Matthew Kelly clears the confusion on who’s playing who in ‘The Habit of Art.’

Matthew Kelly has starred in reams of West End theatre shows and many visitors to The Lowry may remember him from Regent’s Park UK Tour of ‘Pride & Prejudice,’ but we think it’s safe to say he will best known from TV’s ‘Stars in their Eyes.’

Kelly, who plays Fitz who plays WH Auden (stay with us) in ‘The Habit of Art‘ talked to us about the multilayered play which covers creativity, death and discovers there’s a voice for the ‘little people.’

This will be the first ever revival of Alan Bennett’s ‘The Habit of Art.’ What attracted you to playing the role of W H Auden?

He has a razor sharp wit and we have a very similar outlook about work which is the habit of art. I am the same. I have to keep working – I’m nearly 70 now – not because I need the money but because the theory comes into play that the longer you hang on the longer you will hang on. Otherwise you fall off the perch.

In the play you are an actor playing an actor playing a real person in a play – is that confusing?

No, it actually clarifies things. It’s a very clever device because it means you can be funny about what you do, you can comment on it and you can explain stuff. You can come out of the play Caliban’s Day, which the actors are rehearsing, and then it’s a play about the fictional meeting of Auden and Britten.

What’s wonderful about Bennett’s play is not only have you got the finest composer of our time and the finest poet of our time but you also in my opinion have the greatest playwright of our time. So you’ve got all those words being sewn together by our greatest playwright who’s kind, accessible, very erudite and talks about sex in a very earthy way. He also gives a voice to the unregarded who don’t usually have a voice. Generally the great people, the stars of our time, get the final word and the people who look after them, what are commonly called the little people, really don’t get any say at all. They are the forgotten heroes who nurtured these stars.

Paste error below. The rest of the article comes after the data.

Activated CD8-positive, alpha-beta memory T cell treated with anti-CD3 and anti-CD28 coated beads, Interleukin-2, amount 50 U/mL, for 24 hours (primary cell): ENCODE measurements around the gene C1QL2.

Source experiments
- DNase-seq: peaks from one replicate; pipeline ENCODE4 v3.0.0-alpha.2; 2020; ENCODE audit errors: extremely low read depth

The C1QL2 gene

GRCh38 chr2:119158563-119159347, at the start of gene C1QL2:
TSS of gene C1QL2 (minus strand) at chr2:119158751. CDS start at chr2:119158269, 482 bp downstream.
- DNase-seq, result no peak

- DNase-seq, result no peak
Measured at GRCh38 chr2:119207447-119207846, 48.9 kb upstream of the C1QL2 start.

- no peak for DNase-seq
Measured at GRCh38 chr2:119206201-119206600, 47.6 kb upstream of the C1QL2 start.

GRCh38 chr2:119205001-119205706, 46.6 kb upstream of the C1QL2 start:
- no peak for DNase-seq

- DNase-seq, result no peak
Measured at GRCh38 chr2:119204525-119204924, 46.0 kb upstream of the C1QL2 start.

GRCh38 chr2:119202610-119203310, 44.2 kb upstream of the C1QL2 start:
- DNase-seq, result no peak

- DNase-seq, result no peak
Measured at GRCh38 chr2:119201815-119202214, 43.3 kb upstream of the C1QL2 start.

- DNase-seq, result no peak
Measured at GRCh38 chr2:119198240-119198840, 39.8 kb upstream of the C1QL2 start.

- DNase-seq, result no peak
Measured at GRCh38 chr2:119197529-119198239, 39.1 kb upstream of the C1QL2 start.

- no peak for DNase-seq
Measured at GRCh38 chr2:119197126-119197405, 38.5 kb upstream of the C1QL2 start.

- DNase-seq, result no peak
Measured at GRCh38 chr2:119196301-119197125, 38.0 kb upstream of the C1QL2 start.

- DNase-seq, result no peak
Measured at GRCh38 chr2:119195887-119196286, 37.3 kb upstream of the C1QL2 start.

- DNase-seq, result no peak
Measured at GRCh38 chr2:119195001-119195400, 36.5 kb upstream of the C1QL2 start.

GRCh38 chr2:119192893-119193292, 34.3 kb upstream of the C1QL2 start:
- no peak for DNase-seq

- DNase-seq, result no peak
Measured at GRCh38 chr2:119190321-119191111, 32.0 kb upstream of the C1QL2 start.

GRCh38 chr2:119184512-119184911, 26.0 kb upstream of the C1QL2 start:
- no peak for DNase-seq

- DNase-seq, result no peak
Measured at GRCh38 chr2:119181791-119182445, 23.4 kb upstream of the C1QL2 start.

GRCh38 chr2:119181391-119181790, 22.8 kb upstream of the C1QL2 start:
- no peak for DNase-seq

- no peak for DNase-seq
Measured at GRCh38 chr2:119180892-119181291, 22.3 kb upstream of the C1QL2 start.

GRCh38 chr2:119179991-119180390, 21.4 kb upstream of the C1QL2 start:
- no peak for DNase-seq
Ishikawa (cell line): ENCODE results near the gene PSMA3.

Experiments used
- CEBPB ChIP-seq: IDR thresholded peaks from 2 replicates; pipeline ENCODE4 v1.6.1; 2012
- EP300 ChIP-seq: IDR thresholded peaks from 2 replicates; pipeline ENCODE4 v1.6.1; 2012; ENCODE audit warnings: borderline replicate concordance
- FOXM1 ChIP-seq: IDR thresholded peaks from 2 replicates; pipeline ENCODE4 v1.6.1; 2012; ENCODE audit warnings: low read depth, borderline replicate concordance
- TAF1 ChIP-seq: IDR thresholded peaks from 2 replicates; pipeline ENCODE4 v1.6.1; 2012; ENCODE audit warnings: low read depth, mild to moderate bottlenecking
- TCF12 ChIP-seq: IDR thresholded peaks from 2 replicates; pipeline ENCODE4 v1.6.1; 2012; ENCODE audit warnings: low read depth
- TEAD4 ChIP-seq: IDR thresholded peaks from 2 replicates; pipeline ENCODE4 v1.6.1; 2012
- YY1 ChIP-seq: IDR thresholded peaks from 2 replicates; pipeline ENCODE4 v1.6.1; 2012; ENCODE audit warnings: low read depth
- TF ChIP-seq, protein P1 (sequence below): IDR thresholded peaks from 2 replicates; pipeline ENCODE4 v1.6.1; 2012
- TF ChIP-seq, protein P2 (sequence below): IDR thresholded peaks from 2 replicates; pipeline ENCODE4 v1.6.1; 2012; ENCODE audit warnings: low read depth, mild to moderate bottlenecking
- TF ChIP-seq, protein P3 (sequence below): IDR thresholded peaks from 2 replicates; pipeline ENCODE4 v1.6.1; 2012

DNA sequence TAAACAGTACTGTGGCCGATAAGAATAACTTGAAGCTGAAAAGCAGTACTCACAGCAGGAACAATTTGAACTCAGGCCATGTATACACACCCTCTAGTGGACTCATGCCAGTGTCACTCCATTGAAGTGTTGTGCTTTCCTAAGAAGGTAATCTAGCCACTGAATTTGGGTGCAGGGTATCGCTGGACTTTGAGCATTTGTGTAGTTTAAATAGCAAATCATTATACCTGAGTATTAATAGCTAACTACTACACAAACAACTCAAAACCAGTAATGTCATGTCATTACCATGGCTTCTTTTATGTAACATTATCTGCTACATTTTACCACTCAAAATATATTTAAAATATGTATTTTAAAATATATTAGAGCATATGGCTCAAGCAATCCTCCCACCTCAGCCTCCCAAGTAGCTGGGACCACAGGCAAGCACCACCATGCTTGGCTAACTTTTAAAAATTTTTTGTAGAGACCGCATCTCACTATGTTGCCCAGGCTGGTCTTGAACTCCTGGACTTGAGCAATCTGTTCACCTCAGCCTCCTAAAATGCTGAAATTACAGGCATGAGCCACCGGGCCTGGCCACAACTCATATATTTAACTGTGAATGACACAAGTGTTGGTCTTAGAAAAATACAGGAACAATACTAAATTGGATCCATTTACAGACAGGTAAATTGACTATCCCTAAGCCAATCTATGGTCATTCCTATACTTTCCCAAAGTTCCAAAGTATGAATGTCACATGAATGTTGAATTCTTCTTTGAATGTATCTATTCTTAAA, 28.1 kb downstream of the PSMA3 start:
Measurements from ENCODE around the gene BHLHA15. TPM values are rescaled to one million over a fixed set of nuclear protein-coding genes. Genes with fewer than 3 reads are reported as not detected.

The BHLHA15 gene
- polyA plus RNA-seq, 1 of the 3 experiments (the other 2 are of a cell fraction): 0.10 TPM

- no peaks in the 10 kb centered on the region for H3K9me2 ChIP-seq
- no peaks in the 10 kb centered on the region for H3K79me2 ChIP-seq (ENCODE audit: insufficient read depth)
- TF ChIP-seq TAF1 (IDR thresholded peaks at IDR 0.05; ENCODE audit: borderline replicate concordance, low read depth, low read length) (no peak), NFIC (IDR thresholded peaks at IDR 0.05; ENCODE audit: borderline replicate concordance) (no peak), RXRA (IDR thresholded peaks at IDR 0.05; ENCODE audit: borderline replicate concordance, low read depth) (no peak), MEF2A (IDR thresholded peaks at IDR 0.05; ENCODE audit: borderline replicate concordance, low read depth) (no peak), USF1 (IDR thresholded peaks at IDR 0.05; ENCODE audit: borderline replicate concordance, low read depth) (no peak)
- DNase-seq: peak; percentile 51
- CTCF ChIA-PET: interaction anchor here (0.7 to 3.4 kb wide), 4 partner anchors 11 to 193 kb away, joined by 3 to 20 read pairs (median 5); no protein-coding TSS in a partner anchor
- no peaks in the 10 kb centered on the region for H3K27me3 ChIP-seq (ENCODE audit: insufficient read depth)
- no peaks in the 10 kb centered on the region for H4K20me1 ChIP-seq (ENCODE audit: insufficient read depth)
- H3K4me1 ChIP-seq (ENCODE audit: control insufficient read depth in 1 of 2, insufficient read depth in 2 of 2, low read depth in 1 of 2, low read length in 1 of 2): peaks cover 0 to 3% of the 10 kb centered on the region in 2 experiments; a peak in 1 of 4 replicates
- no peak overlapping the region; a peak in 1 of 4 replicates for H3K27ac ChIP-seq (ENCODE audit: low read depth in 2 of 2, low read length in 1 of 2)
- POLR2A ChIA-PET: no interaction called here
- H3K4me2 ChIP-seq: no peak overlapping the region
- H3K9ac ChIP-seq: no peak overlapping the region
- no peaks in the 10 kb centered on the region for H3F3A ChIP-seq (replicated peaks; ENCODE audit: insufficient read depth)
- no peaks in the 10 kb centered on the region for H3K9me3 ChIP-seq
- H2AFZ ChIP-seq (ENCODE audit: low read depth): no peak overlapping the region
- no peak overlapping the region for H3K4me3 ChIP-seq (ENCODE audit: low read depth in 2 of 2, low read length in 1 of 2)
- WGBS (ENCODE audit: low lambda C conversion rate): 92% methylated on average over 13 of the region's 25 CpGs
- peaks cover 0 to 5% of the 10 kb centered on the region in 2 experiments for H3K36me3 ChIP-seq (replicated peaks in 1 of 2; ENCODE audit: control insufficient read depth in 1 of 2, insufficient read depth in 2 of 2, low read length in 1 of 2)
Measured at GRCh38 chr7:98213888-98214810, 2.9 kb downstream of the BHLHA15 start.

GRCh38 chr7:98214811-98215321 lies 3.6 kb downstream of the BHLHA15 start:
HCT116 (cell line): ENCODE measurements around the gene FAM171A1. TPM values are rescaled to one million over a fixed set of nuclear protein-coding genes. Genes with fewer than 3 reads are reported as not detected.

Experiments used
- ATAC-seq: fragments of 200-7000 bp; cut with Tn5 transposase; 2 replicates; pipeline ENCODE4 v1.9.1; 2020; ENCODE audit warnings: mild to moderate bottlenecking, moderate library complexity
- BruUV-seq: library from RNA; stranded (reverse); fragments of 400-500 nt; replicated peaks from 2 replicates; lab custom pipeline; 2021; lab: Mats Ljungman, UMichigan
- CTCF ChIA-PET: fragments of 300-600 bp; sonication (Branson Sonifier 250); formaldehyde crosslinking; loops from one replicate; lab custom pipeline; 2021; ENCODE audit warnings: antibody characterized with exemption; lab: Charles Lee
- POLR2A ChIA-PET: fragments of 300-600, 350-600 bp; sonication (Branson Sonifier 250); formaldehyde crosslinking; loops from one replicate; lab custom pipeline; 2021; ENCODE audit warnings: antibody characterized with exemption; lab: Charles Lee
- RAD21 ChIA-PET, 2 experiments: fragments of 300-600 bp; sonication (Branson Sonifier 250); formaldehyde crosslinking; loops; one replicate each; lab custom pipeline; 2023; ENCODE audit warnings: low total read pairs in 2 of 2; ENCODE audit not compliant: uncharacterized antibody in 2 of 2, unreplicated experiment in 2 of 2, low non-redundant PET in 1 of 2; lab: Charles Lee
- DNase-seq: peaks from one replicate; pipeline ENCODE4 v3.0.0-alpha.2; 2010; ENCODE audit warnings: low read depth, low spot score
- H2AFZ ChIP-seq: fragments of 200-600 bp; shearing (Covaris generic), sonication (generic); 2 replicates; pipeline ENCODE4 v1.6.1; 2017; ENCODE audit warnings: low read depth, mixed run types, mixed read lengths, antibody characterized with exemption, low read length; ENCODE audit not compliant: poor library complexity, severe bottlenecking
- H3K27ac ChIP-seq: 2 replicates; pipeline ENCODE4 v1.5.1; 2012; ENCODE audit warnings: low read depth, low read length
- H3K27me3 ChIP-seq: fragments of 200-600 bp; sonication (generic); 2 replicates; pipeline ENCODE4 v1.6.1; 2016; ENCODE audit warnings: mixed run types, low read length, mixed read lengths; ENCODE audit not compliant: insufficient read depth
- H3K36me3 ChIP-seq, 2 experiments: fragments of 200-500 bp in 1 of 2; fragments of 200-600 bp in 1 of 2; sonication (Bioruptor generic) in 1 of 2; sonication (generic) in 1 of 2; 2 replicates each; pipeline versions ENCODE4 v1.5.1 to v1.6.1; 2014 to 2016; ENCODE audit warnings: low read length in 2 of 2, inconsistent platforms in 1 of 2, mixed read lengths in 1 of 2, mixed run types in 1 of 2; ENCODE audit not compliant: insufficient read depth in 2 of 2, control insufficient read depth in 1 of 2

You’ve appeared in two other Alan Bennett plays Kafka’s Dick twice and The History Boys. Has he ever commented on your performances?

Now here’s the thing. We were hoping he would come to York when I did Kafka’s Dick, because Alan Bennett lives in Leeds and it’s only a hop and a skip away. But he didn’t come. A couple of years later I met him at Heathrow in the domestic terminal – which sounds like a Bennett line – and he came up to me and apologised for not coming to the York production, which I thought was a splendid thing to do, He was terribly kind about it. Years later I did The History Boys in Sheffield, then Kafka’s Dick again in Bath. On both those shows he sent champagne and a good luck postcard. He always knows what’s going on and he’s terribly kind and encouraging which I love.

The Habit of Art’ is brought to The Lowry by The Original Theatre Company, York Theatre Royal, and Ghost Light Productions. The show will run at the Salford venue Mon 12 – Sat 17 November. For more information and tickets visit the website or call box office on 0843 208 6000.

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